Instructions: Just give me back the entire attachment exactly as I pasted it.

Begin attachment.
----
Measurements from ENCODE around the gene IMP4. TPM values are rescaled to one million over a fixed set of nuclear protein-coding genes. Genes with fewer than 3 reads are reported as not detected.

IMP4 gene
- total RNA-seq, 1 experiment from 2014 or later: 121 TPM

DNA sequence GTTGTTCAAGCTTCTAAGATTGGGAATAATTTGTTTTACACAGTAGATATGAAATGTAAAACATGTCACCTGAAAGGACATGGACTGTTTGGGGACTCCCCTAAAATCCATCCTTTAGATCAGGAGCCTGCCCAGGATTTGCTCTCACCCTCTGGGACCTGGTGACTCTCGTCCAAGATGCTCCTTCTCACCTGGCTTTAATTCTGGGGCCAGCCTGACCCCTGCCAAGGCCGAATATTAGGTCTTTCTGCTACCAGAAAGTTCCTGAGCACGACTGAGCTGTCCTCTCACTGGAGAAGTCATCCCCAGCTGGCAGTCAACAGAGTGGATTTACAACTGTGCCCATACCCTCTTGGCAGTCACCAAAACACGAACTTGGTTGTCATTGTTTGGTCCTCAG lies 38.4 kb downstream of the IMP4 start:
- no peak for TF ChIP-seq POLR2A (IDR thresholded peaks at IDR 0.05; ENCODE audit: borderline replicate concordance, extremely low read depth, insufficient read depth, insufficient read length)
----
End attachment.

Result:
Measurements from ENCODE around the gene IMP4. TPM values are rescaled to one million over a fixed set of nuclear protein-coding genes. Genes with fewer than 3 reads are reported as not detected.

IMP4 gene
- total RNA-seq, 1 experiment from 2014 or later: 121 TPM

DNA sequence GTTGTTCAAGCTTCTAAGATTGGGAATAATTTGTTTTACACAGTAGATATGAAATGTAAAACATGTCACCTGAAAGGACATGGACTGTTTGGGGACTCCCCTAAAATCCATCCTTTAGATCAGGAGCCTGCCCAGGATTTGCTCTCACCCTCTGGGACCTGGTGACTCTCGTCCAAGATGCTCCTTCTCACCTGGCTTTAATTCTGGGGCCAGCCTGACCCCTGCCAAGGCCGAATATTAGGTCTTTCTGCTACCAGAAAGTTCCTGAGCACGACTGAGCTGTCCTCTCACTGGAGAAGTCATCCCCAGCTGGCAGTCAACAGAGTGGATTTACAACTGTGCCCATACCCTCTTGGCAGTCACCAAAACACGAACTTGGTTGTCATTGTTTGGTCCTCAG lies 38.4 kb downstream of the IMP4 start:
- no peak for TF ChIP-seq POLR2A (IDR thresholded peaks at IDR 0.05; ENCODE audit: borderline replicate concordance, extremely low read depth, insufficient read depth, insufficient read length)